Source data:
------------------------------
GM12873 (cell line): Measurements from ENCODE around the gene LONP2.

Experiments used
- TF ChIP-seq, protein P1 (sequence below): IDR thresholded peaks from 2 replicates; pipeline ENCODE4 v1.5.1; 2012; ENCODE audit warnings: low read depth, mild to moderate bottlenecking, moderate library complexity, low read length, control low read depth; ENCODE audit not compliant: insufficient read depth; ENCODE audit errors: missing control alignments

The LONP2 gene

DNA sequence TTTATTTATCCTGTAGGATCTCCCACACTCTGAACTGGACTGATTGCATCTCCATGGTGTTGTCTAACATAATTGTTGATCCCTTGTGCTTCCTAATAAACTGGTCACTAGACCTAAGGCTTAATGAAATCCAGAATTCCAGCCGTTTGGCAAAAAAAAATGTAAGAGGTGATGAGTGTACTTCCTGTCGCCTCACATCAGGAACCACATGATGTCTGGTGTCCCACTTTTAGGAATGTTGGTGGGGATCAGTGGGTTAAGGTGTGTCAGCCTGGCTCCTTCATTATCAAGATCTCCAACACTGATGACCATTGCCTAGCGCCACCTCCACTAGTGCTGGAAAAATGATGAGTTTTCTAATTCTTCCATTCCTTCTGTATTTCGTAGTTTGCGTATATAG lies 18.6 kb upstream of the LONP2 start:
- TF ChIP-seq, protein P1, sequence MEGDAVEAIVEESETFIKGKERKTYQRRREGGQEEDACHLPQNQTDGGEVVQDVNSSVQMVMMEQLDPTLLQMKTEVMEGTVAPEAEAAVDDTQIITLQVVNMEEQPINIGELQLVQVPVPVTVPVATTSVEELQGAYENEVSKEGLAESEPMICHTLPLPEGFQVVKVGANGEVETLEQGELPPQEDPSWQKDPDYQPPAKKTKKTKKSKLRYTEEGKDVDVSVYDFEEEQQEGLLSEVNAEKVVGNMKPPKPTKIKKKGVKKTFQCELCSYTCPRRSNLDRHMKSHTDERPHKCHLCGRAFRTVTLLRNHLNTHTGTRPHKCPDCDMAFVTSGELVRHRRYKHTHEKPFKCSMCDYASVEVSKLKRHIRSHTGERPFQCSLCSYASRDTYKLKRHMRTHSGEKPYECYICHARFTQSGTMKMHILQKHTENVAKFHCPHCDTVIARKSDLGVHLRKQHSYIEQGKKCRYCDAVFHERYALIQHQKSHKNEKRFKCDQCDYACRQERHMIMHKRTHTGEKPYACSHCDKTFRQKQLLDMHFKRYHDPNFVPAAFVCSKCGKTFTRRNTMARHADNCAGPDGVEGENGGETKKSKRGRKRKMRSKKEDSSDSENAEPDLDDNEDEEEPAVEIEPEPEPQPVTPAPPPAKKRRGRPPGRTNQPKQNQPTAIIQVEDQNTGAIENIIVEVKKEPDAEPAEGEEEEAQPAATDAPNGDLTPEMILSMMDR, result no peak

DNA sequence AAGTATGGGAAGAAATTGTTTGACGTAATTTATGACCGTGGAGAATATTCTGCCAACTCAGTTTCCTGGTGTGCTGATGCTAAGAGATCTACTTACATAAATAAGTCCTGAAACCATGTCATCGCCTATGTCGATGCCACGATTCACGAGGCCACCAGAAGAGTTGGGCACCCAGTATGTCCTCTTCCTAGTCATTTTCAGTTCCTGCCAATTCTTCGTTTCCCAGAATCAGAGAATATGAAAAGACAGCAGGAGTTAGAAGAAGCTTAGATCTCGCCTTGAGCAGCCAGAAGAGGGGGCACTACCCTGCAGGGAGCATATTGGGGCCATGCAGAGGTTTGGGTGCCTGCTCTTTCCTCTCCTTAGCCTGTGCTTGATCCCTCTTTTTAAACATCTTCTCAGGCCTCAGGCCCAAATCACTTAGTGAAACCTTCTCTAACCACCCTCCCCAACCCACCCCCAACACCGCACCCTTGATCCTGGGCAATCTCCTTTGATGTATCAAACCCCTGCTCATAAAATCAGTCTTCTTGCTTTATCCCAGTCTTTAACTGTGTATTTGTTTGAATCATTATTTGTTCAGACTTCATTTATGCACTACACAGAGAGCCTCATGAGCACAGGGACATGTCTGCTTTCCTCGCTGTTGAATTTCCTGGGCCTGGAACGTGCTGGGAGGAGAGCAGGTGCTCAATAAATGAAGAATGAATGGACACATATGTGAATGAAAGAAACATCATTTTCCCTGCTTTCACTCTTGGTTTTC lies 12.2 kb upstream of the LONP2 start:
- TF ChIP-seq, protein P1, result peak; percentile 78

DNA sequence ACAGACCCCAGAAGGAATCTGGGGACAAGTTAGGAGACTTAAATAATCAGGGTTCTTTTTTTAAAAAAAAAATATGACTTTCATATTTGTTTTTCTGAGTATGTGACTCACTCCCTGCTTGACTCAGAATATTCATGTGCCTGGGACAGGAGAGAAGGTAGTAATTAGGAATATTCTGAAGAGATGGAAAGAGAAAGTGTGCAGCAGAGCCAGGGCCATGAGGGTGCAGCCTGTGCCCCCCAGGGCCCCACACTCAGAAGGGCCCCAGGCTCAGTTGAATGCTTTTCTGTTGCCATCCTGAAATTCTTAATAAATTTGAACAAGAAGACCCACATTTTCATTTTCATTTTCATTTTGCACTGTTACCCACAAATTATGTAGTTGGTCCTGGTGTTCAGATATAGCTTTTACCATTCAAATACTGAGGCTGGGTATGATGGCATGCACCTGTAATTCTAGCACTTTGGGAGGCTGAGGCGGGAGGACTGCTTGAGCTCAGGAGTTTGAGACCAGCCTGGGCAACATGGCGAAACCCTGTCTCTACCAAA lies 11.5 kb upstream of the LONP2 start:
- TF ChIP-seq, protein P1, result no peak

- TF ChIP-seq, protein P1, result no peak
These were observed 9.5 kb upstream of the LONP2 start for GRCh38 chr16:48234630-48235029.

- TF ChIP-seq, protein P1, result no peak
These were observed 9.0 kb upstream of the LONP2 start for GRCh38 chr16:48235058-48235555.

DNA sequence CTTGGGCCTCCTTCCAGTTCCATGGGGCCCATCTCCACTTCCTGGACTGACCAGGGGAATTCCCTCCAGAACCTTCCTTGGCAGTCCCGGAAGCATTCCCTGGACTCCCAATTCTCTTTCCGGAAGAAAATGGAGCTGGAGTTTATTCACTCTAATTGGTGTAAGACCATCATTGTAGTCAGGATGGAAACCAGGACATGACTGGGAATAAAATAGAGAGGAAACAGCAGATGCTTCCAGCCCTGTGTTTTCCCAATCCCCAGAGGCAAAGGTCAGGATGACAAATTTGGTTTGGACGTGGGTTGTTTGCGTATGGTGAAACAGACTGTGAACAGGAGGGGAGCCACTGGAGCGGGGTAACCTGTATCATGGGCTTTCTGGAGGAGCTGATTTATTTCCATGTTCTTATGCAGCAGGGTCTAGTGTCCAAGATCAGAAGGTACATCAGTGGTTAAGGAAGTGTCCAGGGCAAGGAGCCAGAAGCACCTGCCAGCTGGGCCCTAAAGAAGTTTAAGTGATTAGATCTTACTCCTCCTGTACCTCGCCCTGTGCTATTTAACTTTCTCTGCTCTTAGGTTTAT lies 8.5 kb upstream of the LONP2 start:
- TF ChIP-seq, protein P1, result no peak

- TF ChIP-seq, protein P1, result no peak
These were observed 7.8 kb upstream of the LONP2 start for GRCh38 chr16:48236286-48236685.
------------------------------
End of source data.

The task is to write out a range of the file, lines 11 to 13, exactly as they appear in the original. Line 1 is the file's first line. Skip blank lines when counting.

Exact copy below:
- TF ChIP-seq, protein P1, result no peak
These were observed 9.5 kb upstream of the LONP2 start for GRCh38 chr16:48234630-48235029.

- TF ChIP-seq, protein P1, result no peak